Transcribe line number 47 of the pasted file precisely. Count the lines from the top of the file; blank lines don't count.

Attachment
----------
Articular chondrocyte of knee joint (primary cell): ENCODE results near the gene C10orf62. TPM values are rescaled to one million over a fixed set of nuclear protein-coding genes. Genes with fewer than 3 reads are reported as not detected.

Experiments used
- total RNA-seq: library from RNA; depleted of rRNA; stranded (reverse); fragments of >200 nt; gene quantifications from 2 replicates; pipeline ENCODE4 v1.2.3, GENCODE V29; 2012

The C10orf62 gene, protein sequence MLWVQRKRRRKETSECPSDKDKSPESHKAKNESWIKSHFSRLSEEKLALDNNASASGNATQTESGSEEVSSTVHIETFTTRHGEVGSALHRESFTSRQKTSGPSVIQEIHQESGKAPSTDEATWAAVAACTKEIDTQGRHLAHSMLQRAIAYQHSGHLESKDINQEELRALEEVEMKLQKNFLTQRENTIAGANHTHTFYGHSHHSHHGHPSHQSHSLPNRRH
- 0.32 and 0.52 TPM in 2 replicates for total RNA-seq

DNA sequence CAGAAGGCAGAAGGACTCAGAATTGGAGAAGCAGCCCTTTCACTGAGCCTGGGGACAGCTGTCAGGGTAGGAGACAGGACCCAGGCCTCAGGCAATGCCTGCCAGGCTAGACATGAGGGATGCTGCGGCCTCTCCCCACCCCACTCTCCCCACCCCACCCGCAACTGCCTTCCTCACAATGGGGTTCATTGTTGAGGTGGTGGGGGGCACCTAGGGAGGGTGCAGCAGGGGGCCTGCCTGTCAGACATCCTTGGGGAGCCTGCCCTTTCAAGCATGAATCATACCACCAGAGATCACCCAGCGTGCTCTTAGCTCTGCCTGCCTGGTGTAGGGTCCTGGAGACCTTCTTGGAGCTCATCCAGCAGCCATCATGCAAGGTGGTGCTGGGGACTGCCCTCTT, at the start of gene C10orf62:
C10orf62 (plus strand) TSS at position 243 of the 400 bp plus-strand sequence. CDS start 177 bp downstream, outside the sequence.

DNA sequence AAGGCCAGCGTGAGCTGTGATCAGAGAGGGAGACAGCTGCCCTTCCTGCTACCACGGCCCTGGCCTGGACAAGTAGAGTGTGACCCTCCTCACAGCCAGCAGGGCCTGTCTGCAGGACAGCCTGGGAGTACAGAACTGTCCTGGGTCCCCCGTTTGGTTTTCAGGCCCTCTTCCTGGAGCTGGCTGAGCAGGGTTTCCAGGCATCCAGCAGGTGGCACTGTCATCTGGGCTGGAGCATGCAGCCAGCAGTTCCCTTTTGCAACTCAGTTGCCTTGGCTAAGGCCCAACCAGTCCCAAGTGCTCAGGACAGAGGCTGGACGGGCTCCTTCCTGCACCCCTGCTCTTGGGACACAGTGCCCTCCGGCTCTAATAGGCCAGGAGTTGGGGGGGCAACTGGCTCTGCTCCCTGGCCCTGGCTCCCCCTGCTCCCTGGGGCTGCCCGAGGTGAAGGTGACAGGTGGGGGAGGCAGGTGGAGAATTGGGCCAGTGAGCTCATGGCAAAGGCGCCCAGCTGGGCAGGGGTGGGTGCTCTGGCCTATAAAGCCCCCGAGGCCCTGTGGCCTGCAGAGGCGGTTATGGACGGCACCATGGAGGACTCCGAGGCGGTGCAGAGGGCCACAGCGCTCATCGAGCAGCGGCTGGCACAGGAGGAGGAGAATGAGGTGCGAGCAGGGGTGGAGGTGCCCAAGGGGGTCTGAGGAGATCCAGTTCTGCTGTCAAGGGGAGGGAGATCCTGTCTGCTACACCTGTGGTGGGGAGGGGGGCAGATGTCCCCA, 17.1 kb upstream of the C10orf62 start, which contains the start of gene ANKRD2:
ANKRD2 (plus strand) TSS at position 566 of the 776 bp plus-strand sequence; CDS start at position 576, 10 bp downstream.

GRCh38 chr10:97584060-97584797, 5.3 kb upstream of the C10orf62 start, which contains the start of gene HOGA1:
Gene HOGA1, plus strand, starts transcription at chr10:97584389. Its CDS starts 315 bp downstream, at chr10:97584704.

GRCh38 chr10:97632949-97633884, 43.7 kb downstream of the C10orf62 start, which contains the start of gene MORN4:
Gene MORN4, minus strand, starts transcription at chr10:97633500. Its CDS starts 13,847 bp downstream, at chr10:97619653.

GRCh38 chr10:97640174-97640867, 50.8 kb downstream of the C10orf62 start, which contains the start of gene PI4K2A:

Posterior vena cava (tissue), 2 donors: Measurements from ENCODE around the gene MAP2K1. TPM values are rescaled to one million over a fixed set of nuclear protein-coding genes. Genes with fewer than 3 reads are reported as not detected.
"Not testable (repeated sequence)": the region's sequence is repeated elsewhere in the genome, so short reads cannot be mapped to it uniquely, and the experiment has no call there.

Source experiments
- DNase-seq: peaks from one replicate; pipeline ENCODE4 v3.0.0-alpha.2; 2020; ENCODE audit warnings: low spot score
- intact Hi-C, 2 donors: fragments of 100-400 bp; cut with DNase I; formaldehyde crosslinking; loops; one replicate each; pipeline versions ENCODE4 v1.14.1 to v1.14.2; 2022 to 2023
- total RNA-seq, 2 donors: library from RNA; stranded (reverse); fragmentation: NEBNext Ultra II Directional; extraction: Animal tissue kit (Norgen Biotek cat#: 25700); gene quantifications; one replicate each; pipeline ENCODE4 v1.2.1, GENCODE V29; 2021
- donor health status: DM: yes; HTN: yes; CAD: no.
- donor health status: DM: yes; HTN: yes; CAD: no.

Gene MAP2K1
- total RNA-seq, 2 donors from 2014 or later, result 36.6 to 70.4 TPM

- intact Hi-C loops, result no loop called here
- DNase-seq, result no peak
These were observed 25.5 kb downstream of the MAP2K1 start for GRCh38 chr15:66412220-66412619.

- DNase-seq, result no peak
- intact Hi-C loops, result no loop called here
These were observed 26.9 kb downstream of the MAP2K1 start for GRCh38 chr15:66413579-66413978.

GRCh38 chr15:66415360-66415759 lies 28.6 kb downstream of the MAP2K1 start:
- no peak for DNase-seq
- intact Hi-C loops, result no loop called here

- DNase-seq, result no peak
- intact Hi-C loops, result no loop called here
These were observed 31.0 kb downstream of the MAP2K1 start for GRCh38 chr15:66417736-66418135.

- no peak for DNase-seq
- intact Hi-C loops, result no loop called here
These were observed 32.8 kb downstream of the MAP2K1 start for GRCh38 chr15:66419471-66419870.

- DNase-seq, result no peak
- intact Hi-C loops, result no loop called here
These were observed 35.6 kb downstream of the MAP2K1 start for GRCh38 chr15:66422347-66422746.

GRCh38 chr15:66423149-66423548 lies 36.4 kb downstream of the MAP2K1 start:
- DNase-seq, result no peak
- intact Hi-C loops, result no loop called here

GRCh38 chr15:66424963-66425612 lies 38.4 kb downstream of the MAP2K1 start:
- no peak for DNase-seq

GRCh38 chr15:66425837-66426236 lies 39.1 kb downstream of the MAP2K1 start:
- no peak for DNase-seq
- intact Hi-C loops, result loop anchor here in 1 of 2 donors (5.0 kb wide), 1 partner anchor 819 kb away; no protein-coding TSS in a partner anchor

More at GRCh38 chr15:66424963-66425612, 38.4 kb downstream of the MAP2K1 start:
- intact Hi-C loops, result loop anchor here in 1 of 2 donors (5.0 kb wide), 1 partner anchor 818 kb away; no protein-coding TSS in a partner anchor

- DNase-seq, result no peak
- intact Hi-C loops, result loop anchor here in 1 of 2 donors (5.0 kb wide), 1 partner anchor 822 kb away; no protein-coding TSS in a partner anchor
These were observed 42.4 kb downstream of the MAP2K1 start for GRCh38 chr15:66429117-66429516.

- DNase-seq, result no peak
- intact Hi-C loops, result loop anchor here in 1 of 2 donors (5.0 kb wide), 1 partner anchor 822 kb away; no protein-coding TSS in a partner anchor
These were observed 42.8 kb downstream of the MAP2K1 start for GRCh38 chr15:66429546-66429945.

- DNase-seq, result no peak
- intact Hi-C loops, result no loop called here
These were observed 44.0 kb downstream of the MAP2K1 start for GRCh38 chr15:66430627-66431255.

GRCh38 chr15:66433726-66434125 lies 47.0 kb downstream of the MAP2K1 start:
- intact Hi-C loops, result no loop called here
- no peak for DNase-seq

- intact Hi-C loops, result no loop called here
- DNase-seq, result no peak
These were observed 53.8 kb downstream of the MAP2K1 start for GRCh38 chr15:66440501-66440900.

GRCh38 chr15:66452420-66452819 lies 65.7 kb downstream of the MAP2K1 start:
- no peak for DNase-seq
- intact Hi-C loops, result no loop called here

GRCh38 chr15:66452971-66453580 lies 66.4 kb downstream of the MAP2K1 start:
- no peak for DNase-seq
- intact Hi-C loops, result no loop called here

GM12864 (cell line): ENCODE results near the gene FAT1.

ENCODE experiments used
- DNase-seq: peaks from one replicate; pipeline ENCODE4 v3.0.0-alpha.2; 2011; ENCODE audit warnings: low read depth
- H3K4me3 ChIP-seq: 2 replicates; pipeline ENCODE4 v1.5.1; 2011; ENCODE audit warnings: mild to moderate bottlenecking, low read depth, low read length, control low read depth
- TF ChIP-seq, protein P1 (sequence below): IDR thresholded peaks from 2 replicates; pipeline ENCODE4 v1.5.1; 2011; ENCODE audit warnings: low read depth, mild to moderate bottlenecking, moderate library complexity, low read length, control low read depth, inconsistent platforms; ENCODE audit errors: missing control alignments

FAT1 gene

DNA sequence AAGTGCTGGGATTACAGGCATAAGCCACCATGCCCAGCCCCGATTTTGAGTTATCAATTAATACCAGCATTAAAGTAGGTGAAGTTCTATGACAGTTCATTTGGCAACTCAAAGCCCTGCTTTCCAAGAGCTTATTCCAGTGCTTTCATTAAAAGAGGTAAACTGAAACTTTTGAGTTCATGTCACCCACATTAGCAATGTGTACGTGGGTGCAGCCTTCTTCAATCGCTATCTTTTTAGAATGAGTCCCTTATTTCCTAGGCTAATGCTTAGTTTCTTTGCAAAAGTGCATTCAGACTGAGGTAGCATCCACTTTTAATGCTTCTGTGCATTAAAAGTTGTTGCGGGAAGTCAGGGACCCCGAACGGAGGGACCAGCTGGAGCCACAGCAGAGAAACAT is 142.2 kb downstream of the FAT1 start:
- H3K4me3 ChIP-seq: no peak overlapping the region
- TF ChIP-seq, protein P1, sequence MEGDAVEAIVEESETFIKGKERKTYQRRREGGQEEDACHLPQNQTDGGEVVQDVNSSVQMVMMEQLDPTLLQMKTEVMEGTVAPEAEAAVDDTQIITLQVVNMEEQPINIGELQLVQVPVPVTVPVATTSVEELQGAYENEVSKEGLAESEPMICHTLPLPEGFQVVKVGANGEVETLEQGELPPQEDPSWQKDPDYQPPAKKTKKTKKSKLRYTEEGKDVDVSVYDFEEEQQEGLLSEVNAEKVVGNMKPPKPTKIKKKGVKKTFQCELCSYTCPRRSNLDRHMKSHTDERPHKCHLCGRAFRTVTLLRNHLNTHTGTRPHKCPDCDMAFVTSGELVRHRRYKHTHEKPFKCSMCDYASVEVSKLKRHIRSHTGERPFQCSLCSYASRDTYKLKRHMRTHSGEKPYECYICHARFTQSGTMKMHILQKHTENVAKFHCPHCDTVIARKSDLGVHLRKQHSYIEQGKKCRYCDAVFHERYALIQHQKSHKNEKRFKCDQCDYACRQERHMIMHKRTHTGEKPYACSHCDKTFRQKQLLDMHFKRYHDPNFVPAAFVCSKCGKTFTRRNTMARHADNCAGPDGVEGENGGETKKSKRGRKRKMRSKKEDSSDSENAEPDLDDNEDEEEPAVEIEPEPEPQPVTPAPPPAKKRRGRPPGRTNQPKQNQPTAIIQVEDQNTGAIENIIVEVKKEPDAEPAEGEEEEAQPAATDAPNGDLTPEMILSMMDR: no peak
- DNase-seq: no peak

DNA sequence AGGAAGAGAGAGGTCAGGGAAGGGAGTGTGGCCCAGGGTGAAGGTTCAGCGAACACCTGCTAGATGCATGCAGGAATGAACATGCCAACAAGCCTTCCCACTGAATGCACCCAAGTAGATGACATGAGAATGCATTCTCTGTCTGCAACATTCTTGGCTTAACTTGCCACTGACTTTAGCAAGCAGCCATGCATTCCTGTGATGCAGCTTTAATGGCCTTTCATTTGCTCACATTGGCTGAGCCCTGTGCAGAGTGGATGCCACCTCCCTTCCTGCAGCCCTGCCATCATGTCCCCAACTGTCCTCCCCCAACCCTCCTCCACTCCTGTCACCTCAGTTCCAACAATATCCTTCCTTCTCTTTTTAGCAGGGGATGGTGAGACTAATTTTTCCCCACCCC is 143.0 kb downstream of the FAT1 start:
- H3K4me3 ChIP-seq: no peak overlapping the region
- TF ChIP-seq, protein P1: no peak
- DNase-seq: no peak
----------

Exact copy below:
- no peak for DNase-seq